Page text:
I wanted to share my library success story because it makes me happy and because we all need to hear success stories. In January, I started having one-on-one appointments with job seekers. One of my first appointments was with a woman who had requested help with her resume. She completed her teaching degree a number of years ago, but because of family commitments, never actually worked as a professional teacher. Her goal was to get back into the education field, in efforts to eventually work her way into a full-time teaching position.
The resume she brought to our initial meeting was pretty sparse. Over the years, our job seeker had a number of temporary or part-time jobs, some of which were education or child related. We talked pre-resume brainstorming and preparation, such as taking an inventory of what teaching related skills and experiences she could identify. We then moved on to different resume formats that might work best to tell her unique story. Thirty minutes is not a lot of time to completely overhaul the representation of twelve years of your work life, so she left with a lot of homework.
Because she had so much work to do, I was pleasantly surprised when only two days later I received a copy of her revised resume for additional review. The resume was very well done and I didn’t have a thing to add. To wrap up the story, we continued to email over the next couple of weeks. She got an interview with a local school district and was hired as a substitute teacher. Hopefully, this is her first step.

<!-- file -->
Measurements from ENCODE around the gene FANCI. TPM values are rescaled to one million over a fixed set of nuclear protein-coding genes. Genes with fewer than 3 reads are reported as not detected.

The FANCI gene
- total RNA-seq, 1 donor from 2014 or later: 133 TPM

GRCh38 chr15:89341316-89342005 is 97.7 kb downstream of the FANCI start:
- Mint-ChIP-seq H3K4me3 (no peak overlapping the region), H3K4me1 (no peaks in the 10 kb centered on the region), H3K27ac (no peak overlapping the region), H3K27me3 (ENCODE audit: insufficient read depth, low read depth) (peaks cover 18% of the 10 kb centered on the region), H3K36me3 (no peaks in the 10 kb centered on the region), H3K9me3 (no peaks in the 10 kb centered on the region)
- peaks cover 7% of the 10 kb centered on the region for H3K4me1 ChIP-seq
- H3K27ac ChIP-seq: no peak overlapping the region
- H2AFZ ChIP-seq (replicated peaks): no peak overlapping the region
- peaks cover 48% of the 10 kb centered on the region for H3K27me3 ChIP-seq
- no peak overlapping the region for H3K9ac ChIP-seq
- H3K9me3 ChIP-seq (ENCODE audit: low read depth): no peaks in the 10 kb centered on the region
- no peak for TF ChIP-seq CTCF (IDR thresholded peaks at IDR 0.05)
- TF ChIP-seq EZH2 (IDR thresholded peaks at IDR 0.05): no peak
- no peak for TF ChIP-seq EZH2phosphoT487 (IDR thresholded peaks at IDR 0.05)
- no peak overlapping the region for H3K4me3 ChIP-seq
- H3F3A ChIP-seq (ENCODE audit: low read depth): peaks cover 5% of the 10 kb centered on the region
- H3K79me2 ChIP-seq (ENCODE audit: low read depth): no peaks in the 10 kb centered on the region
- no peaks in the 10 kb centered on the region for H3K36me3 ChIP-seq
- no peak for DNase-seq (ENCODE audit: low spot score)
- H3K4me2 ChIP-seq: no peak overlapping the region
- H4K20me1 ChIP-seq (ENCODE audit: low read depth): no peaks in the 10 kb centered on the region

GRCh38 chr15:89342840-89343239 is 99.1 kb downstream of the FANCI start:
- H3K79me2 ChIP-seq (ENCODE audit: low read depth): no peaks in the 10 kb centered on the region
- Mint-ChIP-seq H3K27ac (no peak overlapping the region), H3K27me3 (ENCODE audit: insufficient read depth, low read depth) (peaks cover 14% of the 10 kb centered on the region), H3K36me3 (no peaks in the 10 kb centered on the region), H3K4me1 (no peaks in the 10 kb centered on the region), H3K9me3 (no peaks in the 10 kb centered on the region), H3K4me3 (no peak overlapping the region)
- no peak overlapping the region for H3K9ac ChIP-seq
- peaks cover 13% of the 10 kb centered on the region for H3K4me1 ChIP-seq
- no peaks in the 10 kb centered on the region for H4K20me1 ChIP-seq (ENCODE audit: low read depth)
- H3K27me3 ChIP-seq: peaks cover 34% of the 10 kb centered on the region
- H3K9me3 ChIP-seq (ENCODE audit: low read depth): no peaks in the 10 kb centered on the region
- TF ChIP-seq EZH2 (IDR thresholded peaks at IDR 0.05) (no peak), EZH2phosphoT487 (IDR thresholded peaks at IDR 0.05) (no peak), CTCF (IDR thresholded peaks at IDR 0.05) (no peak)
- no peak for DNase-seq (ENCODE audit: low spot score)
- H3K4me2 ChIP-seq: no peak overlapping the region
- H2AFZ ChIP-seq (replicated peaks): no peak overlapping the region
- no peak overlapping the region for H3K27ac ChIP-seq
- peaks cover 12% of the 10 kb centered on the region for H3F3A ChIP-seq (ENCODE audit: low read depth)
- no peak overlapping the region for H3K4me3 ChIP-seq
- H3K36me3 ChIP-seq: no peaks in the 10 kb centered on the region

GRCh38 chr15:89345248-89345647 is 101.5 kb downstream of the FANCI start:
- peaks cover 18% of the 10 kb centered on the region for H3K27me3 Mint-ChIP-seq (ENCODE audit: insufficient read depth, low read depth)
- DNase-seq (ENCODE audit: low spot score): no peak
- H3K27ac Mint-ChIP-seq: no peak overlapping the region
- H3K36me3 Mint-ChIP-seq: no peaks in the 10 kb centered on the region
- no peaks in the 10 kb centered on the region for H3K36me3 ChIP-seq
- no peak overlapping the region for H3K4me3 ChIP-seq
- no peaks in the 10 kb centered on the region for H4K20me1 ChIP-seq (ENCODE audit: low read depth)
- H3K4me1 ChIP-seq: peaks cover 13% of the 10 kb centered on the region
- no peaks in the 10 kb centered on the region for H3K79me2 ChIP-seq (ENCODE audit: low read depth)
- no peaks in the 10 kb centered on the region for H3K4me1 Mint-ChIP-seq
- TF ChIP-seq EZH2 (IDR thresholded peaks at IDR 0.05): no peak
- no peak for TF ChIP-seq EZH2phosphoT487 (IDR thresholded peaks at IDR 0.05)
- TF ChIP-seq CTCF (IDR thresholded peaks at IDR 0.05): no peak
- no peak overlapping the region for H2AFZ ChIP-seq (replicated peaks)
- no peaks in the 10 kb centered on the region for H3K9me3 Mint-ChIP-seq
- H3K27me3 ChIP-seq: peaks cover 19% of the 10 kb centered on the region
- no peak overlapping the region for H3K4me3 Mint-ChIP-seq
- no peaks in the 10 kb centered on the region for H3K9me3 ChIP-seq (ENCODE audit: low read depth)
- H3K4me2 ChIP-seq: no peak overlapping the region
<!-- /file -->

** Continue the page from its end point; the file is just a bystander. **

My personal take away was that I loved that I was able to use by skills and experiences in a positive way, by helping one of our patrons to reach her goals. In my past world, my help would have come into play in more negative situations, such as after I’d told an employee (and oftentimes, a friendly colleague) that they had lost their job, or in trying to covertly nudge an employee along because I knew that it was only a matter of time until they would need an updated resume.
My library-focused takeaway from this exchange, and others that I have had over the last few weeks, is how important this service is to our patrons. Resumes are completely intimidating for a lot of people, regardless of industry or education and income levels, and most people don’t have trusted, quality options (for free) to assist them. If the library can help patrons overcome this one hurdle, these individuals will be positioned to move forward towards employment and career success.